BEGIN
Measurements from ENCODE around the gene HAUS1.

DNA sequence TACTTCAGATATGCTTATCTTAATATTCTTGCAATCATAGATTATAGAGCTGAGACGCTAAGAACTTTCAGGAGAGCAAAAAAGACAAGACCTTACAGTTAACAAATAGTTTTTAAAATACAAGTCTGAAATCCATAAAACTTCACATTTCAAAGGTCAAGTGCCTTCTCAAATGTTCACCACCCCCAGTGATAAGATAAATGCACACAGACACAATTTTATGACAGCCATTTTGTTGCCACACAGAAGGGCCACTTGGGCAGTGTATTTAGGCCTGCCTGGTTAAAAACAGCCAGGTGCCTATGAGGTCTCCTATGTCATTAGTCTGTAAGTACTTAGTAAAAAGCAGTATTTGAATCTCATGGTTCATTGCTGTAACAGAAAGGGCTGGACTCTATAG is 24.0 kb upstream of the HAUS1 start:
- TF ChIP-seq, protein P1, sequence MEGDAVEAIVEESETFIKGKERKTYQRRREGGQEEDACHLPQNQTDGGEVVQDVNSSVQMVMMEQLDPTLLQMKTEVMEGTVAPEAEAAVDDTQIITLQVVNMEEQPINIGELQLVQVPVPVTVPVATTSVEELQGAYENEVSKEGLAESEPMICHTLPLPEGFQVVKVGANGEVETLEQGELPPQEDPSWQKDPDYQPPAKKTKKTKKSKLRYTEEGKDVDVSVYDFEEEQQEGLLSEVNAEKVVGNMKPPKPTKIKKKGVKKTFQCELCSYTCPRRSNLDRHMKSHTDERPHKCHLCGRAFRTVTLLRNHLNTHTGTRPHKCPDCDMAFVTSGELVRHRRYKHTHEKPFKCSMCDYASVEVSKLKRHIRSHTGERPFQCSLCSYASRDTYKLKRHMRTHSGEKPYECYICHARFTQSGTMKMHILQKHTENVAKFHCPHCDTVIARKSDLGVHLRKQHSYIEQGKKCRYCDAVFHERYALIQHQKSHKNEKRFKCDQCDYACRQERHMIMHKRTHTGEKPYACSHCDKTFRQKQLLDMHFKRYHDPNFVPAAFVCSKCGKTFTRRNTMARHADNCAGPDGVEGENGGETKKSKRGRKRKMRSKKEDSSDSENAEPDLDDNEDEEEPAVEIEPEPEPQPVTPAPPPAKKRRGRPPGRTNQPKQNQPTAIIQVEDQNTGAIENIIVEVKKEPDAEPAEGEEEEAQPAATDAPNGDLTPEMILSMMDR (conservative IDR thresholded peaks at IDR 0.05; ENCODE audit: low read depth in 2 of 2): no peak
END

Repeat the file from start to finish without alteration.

Measurements from ENCODE around the gene HAUS1.

DNA sequence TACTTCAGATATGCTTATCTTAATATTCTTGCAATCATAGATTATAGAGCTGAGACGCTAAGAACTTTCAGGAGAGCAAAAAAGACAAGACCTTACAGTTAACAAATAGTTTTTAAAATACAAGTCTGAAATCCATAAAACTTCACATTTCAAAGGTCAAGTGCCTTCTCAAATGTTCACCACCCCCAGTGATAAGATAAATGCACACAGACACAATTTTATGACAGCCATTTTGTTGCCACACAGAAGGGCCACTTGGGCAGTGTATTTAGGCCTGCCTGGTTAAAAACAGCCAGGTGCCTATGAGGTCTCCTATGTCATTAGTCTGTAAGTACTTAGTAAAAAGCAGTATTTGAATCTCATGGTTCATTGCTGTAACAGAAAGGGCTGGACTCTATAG is 24.0 kb upstream of the HAUS1 start:
- TF ChIP-seq, protein P1, sequence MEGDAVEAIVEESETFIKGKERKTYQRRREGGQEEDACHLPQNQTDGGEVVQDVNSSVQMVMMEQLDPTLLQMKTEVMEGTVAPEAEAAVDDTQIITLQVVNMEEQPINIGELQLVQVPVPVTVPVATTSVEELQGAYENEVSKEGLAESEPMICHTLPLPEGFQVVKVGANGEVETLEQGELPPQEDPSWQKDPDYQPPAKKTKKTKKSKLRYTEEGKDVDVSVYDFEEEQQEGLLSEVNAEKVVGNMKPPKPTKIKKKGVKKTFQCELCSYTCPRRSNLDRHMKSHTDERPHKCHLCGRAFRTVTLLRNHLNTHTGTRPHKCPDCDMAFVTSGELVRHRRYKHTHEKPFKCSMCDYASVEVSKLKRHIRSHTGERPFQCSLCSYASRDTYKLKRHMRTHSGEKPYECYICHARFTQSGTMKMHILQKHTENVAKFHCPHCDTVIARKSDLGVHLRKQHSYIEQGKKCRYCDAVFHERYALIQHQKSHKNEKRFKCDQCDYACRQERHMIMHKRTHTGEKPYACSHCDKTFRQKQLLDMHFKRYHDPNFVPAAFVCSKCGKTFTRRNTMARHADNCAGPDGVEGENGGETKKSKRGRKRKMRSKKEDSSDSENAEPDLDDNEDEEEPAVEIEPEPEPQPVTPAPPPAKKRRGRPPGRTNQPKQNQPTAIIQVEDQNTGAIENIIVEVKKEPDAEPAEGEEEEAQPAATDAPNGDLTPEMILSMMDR (conservative IDR thresholded peaks at IDR 0.05; ENCODE audit: low read depth in 2 of 2): no peak